Dear Dr. Roach: The rims of my ears both get so sore I can’t even sleep on them. What can I do?
There are many causes for pain in the cartilage of the ear, including trauma and infection. However, when both ears are involved, it raises the concern for a rare but serious disease called relapsing polychondritis. This is an inflammatory and degenerative disease of unknown cause. It is most common in people of European ancestry and is often diagnosed between ages 40 and 60, but it can occur at any age. As the “relapsing” in its name suggests, symptoms can come and go.
The ears are the most affected site in RPC, but anyplace there is cartilage, there can be inflammation. This includes the nose, eyes and joints. The disease may also affect the heart and kidneys, which is why it’s so important to get a diagnosis. The severity can range from so mild as to escape diagnosis to life-threatening.
There are other causes — one is a skin condition called chondrodermatitis helicis nodularis — but your next step should be to see your regular doctor for an examination and possible referral.
Dear Dr. Roach: Is it true that eating raw clams or oysters with alcohol can cause acute gastritis? I thought I read this somewhere.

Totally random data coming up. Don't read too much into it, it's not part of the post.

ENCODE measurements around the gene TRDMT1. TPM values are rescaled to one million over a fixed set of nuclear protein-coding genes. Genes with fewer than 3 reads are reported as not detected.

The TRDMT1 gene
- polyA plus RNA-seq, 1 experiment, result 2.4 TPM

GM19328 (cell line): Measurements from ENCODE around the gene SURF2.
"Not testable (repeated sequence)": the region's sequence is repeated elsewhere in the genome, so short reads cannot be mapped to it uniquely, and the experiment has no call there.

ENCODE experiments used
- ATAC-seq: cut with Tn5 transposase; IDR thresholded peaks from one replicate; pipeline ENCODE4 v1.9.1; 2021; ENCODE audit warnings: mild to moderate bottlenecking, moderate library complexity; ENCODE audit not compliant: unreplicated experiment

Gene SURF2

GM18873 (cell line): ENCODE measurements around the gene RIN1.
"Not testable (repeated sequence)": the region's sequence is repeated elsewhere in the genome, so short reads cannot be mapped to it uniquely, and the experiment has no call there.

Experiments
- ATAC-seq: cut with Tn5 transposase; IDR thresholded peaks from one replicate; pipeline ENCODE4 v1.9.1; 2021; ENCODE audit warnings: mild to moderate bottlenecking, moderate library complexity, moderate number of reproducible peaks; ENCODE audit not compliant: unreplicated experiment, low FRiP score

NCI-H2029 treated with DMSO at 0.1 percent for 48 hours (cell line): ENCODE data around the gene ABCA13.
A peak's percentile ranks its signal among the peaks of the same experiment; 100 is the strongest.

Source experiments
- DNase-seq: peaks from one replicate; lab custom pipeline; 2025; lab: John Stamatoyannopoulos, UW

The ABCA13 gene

Alcohol can cause acute gastritis (“gastrum” is the Greek word for “stomach,” and “-itis” always means “inflammation”) all by itself, especially when imbibed in large amounts, and almost exclusively in people drinking distilled spirits (as opposed to wine or beer).
Raw shellfish, such as clams or oysters, do not usually cause inflammation of the stomach unless they are contaminated with bacteria. Several species of bacteria are common, but the most worrisome are in the Vibrio genus. Vibrio parahaemolyticus causes nausea and cramping, often with diarrhea, sometimes with bloody diarrhea and fever. Vibrio vulnificus can cause sepsis, especially in people with liver disease, including alcoholic liver disease, which predisposes to very severe disease with high mortality. People with any kind of chronic liver disease should not consume raw or undercooked shellfish of any kind.
Dear Dr. Roach: My local hospital told me that I can’t donate blood because I have a pacemaker and had me sign a form acknowledging that I’ve been told that. My cardiologist said he never heard of this. What is your opinion?
I’m with your cardiologist.
A bit of research shows that although some people with pacemakers have been turned down from donating blood, there is no need to do so unless the person has another reason not to donate. This includes some medications used to decrease blood clotting. The American Red Cross specifically allows people with pacemakers to donate blood, so long as their pulse is normal. The maker of one brand of pacemakers noted that the pacemaker is shielded from any machines used during blood donation — meaning it’s safe for you to donate blood.
Some blood banks want people to wait for a period of time after the pacemaker is placed, perhaps because of the very unlikely event of a blood infection. Each blood bank has its own rules to protect the safety of the blood supply and the donors. Most blood banks allow healthy people with pacemakers to donate.
Dr. Roach regrets that he is unable to answer individual letters, but will incorporate them in the column whenever possible. Readers may email questions to ToYourGoodHealth@med.cornell.edu